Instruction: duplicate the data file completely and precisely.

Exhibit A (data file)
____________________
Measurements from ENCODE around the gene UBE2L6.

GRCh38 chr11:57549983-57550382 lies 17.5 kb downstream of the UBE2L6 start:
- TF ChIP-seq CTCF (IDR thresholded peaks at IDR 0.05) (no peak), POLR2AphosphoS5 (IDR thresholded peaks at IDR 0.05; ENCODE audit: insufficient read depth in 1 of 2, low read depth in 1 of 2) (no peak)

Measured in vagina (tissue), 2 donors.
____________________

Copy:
Measurements from ENCODE around the gene UBE2L6.

GRCh38 chr11:57549983-57550382 lies 17.5 kb downstream of the UBE2L6 start:
- TF ChIP-seq CTCF (IDR thresholded peaks at IDR 0.05) (no peak), POLR2AphosphoS5 (IDR thresholded peaks at IDR 0.05; ENCODE audit: insufficient read depth in 1 of 2, low read depth in 1 of 2) (no peak)

Measured in vagina (tissue), 2 donors.